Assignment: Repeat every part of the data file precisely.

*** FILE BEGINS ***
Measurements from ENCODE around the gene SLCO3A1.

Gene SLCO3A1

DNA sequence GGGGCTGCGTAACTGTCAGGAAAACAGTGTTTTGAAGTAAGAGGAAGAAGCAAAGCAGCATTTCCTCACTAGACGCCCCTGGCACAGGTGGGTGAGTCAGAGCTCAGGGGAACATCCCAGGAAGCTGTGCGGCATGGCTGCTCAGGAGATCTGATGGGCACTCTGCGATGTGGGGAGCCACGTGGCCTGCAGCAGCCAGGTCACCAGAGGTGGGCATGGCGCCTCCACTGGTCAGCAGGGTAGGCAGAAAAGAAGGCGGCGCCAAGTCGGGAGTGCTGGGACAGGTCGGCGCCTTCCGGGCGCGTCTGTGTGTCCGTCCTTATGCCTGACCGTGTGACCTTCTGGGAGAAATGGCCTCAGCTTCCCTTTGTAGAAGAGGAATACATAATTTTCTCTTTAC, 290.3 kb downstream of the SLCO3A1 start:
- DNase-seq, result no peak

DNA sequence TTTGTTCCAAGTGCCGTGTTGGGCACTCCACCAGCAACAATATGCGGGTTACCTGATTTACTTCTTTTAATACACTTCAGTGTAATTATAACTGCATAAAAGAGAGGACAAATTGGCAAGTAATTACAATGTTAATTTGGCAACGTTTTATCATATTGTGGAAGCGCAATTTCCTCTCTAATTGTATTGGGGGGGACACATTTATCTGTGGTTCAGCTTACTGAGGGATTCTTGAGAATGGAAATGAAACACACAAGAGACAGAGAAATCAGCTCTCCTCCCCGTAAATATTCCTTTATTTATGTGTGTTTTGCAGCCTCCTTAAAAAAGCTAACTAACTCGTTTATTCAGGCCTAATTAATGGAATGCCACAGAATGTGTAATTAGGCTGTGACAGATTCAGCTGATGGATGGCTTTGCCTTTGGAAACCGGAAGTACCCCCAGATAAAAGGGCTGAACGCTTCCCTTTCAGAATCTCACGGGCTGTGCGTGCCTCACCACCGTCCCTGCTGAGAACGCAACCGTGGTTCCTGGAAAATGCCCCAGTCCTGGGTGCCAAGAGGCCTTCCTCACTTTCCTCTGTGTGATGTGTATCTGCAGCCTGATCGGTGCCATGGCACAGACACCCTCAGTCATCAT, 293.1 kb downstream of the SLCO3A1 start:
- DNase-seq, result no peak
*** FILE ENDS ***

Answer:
Measurements from ENCODE around the gene SLCO3A1.

Gene SLCO3A1

DNA sequence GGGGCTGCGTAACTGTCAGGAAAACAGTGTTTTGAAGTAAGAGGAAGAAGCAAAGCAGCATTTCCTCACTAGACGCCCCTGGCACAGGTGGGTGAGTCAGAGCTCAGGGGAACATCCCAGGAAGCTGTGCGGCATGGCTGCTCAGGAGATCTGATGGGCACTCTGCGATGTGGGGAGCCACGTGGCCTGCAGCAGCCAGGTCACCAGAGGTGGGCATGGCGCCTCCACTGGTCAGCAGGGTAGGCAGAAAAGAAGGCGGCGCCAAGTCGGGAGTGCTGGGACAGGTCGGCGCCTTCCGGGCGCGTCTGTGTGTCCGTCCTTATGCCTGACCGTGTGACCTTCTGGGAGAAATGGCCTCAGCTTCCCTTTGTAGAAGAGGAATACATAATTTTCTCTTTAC, 290.3 kb downstream of the SLCO3A1 start:
- DNase-seq, result no peak

DNA sequence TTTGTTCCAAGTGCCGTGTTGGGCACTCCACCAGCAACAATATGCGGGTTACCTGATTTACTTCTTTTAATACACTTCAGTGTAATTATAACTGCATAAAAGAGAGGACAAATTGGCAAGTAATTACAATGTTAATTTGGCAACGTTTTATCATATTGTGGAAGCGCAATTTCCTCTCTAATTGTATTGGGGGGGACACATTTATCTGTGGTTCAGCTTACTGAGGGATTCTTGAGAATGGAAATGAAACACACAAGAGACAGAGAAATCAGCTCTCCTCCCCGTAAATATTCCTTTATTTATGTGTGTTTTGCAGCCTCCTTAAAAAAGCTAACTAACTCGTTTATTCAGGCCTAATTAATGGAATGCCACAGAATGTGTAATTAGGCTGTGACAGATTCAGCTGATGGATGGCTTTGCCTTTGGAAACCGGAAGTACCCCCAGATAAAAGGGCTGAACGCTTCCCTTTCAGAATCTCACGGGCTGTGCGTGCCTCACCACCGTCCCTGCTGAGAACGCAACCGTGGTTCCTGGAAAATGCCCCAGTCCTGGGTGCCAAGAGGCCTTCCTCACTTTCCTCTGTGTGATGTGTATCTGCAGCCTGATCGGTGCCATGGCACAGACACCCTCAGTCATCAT, 293.1 kb downstream of the SLCO3A1 start:
- DNase-seq, result no peak